More and more often, lately, I’ve been hearing some generalizations levied by otherwise quite sane people — but people who are worried about the violent extremism all around us in our world. I’ve heard statements like these:
- “Explain to me exactly how Islam is a religion of peace.”
- “The world was doing just fine until Christianity screwed it up.”
- “Religion is holding us back as a species.”
Now, not to tread on anyone’s toes, but all of these statements are absurd, and are not substantively any different from claiming that AIDS is a problem because of gay lifestyles, or that America has gone to hell in a handbasket because black people now sit beside white people on the bus, or that all the evils in our world can be attributed to capitalism, or to socialism. All of these statements are an attempt to find a quick and easy answer to a complex problem in a complex world, and all of them represent a refusal to dig into the root causes of our problems.
Let’s look at the facts.
#1. No one religion on earth has a monopoly – or even a majority – on extremism.
Are there not violent extremists who act in the name of nearly all religions on Earth? In the name of Islam, the jihadists in Iran. In the name of Christianity, the pastors in West Africa who burn the faces of “witch children” with acid. In the name of Mormonism, the recently raided commune in which over a hundred women were kept captive. In the name of Shinto, the representatives of the Empire of the Rising Sun who imprisoned or tortured Christian civilians in Korea during WWII or who kidnapped thousands of Korean women for prostitution camps.
(On the flip side, the founding of libraries and schools throughout the earth has been conducted in the name of Islam; MLK’s march on Washington and Mother Teresa’s feeding of the poor in Calcutta were done in the name of Christianity; the Dalai Lama carries on his mission in the name of Buddhism, and so on. All of these people are driven by belief in a “religion of peace.”)
Does this mean that no religion and no secular ideology qualifies as an ideology of peace? Or does it just mean that some of us will use any creed available to justify our fear and our hate for people who appear to be different from us?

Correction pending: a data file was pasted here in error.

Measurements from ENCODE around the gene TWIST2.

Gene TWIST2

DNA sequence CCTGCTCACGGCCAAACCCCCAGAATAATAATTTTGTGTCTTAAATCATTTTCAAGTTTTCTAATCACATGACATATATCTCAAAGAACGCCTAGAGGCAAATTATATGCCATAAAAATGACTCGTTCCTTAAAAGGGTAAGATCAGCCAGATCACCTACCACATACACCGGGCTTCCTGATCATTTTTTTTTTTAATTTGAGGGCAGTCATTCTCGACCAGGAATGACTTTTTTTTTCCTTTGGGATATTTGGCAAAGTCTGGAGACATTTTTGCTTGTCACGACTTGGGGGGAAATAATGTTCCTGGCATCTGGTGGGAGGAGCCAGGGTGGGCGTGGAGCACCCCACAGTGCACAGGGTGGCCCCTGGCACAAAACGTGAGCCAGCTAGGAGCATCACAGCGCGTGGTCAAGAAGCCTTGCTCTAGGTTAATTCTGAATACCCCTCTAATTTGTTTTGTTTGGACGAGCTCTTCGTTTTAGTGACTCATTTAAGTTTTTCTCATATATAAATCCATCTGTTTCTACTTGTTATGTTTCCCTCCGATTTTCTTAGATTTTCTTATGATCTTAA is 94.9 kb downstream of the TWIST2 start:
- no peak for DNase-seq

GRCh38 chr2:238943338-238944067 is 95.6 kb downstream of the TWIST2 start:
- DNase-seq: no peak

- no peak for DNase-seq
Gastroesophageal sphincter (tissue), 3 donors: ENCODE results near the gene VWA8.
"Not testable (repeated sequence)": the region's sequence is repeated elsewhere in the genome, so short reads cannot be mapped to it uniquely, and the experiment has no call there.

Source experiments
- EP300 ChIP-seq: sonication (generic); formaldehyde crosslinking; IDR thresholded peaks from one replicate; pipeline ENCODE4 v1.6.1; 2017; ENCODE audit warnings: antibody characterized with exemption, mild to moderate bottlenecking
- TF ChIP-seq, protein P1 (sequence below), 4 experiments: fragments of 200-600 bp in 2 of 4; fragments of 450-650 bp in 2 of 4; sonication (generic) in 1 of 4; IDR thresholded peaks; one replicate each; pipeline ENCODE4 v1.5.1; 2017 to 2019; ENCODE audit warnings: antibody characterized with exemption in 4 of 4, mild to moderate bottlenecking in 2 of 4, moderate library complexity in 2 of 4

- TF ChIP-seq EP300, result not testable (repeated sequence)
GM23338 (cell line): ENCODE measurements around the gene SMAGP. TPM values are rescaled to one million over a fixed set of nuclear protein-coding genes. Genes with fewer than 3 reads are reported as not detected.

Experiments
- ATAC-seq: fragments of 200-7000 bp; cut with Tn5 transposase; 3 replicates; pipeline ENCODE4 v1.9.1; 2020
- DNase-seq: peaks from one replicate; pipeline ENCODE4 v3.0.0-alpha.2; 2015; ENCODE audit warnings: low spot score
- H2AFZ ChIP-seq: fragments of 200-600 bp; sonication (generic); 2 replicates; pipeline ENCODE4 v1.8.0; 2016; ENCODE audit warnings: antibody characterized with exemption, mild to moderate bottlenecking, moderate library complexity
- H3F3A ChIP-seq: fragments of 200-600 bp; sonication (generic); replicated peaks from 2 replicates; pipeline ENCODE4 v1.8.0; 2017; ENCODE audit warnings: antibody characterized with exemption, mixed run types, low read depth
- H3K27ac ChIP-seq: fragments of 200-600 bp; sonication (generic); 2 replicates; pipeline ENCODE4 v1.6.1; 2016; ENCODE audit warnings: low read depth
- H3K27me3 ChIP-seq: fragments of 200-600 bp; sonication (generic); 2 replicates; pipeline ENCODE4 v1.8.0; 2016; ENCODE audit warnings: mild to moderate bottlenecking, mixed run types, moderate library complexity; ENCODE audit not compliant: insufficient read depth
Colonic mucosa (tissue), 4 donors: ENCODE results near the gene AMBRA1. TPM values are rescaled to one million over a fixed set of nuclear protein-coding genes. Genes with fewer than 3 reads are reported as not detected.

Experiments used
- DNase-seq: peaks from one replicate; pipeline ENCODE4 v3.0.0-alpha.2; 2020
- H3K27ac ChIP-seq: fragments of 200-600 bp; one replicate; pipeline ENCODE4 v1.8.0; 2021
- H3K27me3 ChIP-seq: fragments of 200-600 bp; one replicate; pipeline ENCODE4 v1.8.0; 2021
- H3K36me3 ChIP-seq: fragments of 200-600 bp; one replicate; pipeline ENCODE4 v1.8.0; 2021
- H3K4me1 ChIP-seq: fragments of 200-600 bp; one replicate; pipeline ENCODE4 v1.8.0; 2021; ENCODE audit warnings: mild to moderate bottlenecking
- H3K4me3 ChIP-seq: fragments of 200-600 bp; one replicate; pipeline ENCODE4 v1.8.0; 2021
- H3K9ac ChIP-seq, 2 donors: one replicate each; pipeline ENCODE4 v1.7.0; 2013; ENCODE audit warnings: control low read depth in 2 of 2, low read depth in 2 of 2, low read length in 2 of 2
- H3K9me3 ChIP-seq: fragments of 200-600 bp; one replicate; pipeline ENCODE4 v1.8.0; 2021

#2. Violent extremism happens whether religion is present or not.
Don’t get me wrong – a religious creed can absolutely be used to fan the flames of fear and hate (though it can be used just as effectively to douse fires, as Martin Luther King, Jr. did), and certain types of religious thinking (“black and white” thinking) can promote extremist views and actions. My point here is that any ideological creed can be used in exactly the same way. Adolf Hitler was an atheist who, in 1944, decreed that the Bible on every pulpit in Germany be replaced with his autobiography. He was also an extremist who pinned most of Germany’s woes on the “Jewish problem” and sent millions of Jews to their deaths. Josef Stalin persecuted the religious, Jewish and Christian alike, in Soviet Russia because he believed religion was the “opiate of the masses.” Modern “ecowarriors” mail razor blades to scientists because they have taken an extremist response to an environmentalist creed.
(Added 11.1.2014: Or for a noxious and recent example, consider the Gamergaters who harass, stalk, and threaten women in the name of “ethics in games journalism” or under the banner of “men’s rights.”)
None of these people are religious people, but they have all engaged in acts of violent extremism that appear to be ideologically motivated. One finds violent extremism done in the name of all kinds of ideologies, whether those ideologies are religious, political, cultural, nationalistic, or economic.
Does this mean that religion, atheism, socialism, and environmentalism are all inherently dangerous? Of course not. What it means is that we fall back too easily on black-and-white thinking, that we are more likely to confront those who are different from us with fear than with any other response, and that we use the local ideological creed to take the shame away from our fear, to hoodwink ourselves into thinking that our fear is somehow noble, holy, or in the best interests of humanity, and to justify acting extremely based on our fears.
So what do we do about it?
Well, we can start by not trying to pin the tail on the donkey of some ideology. We should attack the head of the problem. We need to teach our children to value asking questions, to be curious, to listen openly to others, to reach out to those who are different and learn more about them and from them, to think critically and test new ideas, and to adopt a creed, when they do, as something that motivates and inspires their action, that drives hope and faith and a vision for the future, but not something that restricts their thinking.
The solutions lie in education, parenting, critical thinking, and listening skills – not in scapegoating whatever creed we happen to feel is most repugnant to us.
After all, that’s exactly what the extremists who scare us are doing.